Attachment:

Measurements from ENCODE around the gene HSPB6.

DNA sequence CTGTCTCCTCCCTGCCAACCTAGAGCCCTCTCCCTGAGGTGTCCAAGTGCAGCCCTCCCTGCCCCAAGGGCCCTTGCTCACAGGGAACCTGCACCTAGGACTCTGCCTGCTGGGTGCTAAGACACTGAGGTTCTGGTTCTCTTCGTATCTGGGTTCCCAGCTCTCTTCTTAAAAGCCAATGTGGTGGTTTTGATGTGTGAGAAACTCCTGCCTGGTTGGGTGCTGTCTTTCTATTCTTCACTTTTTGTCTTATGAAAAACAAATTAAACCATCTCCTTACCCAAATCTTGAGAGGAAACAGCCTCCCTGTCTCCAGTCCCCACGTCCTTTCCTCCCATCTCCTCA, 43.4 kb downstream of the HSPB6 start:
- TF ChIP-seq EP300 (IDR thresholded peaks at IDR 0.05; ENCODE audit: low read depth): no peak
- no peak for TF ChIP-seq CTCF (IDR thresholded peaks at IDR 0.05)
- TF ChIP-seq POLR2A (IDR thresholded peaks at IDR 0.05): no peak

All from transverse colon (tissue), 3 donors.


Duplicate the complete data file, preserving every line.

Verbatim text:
Measurements from ENCODE around the gene HSPB6.

DNA sequence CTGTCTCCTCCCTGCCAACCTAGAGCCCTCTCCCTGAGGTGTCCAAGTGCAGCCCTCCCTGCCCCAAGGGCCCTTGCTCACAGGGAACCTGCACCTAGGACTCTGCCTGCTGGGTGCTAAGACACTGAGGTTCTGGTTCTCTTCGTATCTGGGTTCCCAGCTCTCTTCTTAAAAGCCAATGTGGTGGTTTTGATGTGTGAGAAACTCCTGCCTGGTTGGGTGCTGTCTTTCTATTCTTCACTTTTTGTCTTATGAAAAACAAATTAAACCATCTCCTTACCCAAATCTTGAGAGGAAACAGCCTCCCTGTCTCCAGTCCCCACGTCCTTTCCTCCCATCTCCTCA, 43.4 kb downstream of the HSPB6 start:
- TF ChIP-seq EP300 (IDR thresholded peaks at IDR 0.05; ENCODE audit: low read depth): no peak
- no peak for TF ChIP-seq CTCF (IDR thresholded peaks at IDR 0.05)
- TF ChIP-seq POLR2A (IDR thresholded peaks at IDR 0.05): no peak

All from transverse colon (tissue), 3 donors.